Michelle Marquis of Santa Rosa asks: My lawn has a few dead spots about 2-3 feet in diameter. I checked the soil to see if it was dry, then dug into these dead spots and found a few ugly, fat, grayish-looking, curled up worms. Can you tell me if these bugs could be causing this problem?
They sound like you're describing white grubs. They are in the immature life stage of one of many different beetle species. White grubs can vary greatly in size, depending on species, from a ? inch to the size of your thumb. They usually stay curled up in a "c" shape and are white to cream in color. They have brown heads and six legs. Most of these grubs feed on the roots of grass. This results in yellowing or browning of the grass, making it easy to pull up, and since they're eating the roots, they kill the grass. There could be additional damage when mammals like skunks, birds or even moles dig up the lawn looking for these grubs to feed on.
Before you treat, be sure the grubs are the actual cause of the problem and the dead grass is not due to lack of water, chinch bugs or disease. The best way to find out if there are grubs that are doing the damage is by digging. Cut three sides of a 1-foot square and roll the grass back. Dig around in there a bit. If you find high numbers of grubs, such as 10 or more, then treatment may be necessary. If only a few are found, say, around 5 grubs or less, then treatment isn't necessary. If you count around 6 to 9 grubs, keep an eye on the grass for additional spots developing because the population may go down naturally and you still won't have to treat. When you're finished investigating, roll the grass back, tamp it down and water it, and it'll continue to grow.
If you find that you need to take action, using beneficial (entomopathogenic) nematodes is a safe and organic way to go to control lawn pests. These can be purchased from nursery centers that specialize in organic products. They're safe to use around humans and pets. Nematodes are the most numerous multicellular animals on Earth! There are many thousands of individual nematodes in every single handful of garden soil! They're so small, you can't see them with the naked eye — you need a 10X hand lens. So every time you dig in the soil, you're touching these little guys. But what are they?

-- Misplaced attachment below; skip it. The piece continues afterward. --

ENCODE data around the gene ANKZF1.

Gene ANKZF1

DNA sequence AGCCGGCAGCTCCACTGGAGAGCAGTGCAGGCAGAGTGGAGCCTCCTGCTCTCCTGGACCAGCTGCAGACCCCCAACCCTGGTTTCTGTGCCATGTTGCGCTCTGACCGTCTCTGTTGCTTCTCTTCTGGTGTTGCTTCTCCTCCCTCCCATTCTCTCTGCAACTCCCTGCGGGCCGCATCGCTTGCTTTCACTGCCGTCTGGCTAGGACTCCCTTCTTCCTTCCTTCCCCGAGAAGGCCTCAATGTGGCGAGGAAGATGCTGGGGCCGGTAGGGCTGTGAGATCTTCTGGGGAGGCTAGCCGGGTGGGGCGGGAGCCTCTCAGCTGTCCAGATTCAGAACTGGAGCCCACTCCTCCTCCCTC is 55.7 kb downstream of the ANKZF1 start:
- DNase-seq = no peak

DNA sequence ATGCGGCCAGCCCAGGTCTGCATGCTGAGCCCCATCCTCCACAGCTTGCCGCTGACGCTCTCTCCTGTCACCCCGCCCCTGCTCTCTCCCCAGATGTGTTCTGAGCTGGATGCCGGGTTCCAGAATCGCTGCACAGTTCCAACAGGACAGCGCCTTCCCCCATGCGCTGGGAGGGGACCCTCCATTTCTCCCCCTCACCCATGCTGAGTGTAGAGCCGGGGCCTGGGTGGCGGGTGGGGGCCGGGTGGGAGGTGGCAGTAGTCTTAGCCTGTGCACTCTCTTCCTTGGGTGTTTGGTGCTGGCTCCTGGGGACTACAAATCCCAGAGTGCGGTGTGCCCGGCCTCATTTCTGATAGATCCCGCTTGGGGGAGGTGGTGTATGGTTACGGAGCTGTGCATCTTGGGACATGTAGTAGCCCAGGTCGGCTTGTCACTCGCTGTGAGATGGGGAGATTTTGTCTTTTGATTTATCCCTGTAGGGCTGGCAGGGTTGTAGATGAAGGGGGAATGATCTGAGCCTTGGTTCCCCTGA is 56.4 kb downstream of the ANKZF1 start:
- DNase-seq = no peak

Nematodes are microscopic nonsegmented worms that can be free-living, predaceous or parasitic. You could look at them as being good, bad or indifferent. The bad nematodes parasitize roots of plants, cause foliar damage or even be parasites of mammals. The indifferent ones just hang out in the soil feeding on things like bacteria and fungi. The good guys are the nematodes that are used in biological control to combat many different insect pests. These are the entomopathogenic nematodes.
In the commercial market today, there are several species of beneficial nematodes available at specialty nurseries and through the Internet. They can be used to control grubs, fleas, weevils, and many other insect pests. The insect pest must spend part of its life cycle in the soil, where the nematodes are applied. So it's very important to know what your pest is before you can properly treat the problem. Before you order nematodes, talk to the supplier and find out what species of nematode is right for you and your insect problem. Beneficial nematodes can be an excellent tool in the lawn and garden to control many pest insects. They can be used with organic gardening.